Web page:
"Wireless" has remote connotations, which obviously are inconsistent with the required resonant conditions for high efficiency. Just call it resonant inductive coupling, there's no proximity advantage over wired.
We had an HP TouchPad and TouchStone wireless charging dock for a few weeks for evaluation and it charged as quickly as our iPad did using a wired connection.
Here are user reviews from Amazon...
I think that like most things, wireless needs to ba an option. It is ideally suited to rugged devices that may get wet and/or use by the elderly who may not want the hassle of fiddling with cables and are less likely to be moving their device around, it will normally lay near the telephone or a coffee table. (This based on ageing family members!)
There were various institutes, including MIT, doing extensive research in wireless charging. The improvement over years is a lot. Nonetheless, according to law of physics, wireless charging just can't beat direct connection in terms of efficiency. Given this fact, would you rather pay a bit more to get the convenience that wireless charging brings on the table?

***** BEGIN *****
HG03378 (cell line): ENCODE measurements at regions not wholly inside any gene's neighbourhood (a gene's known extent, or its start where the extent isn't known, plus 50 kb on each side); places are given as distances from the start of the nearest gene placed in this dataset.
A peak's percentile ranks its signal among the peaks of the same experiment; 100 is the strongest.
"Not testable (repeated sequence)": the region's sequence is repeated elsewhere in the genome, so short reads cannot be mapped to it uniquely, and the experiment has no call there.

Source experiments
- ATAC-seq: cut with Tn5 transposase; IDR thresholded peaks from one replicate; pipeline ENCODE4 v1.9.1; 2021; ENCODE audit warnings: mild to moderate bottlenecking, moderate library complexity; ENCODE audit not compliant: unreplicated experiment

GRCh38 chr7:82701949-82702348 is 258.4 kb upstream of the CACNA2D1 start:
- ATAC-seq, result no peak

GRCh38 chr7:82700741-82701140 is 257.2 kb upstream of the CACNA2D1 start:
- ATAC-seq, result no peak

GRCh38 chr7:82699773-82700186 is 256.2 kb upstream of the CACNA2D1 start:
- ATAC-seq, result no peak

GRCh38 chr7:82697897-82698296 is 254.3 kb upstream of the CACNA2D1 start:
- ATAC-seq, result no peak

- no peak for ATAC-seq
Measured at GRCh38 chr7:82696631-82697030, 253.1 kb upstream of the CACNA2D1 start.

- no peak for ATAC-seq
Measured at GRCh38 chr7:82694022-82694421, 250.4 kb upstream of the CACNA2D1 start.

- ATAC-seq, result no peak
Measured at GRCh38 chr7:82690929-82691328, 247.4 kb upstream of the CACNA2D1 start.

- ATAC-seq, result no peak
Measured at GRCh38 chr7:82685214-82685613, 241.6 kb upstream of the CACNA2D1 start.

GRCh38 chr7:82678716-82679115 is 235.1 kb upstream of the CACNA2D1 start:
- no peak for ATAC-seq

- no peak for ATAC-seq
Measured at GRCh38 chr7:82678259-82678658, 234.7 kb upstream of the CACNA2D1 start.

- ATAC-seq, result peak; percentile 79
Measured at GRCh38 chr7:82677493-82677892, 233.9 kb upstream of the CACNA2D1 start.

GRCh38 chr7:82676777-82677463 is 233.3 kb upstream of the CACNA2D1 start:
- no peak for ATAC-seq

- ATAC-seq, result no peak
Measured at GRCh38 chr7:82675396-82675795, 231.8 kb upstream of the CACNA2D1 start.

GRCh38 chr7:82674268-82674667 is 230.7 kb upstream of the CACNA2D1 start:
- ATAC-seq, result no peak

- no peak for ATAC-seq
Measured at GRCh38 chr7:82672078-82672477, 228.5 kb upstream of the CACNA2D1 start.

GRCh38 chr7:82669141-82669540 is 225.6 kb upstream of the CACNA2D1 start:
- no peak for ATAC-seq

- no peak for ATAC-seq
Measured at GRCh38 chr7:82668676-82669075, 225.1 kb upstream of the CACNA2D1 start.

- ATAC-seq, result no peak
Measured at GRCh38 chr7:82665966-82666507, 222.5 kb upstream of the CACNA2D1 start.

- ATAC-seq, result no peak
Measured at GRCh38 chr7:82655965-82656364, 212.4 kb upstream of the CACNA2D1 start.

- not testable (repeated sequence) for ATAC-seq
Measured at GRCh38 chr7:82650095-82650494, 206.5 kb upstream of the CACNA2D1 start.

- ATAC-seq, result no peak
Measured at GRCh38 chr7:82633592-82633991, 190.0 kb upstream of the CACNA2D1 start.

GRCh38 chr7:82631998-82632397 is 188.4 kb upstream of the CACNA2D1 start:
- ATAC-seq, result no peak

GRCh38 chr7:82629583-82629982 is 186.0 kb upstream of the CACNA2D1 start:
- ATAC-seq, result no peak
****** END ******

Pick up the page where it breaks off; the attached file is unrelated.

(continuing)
In the trend of GREEN initiatives , this wireless charging techniques is likely to do just the opposite - wasting more energy to the losses than the energy transferred to the device being charged.And if is going to be just a few millimeters and centimeters what is the advantage?
What are the engineering and design challenges in creating successful IoT devices? These devices are usually small, resource-constrained electronics designed to sense, collect, send, and/or interpret data. Some of the devices need to be smart enough to act upon data in real time, 24/7. Are the design challenges the same as with embedded systems, but with a little developer- and IT-skills added in? What do engineers need to know? Rick Merritt talks with two experts about the tools and best options for designing IoT devices in 2016. Specifically the guests will discuss sensors, security, and lessons from IoT deployments.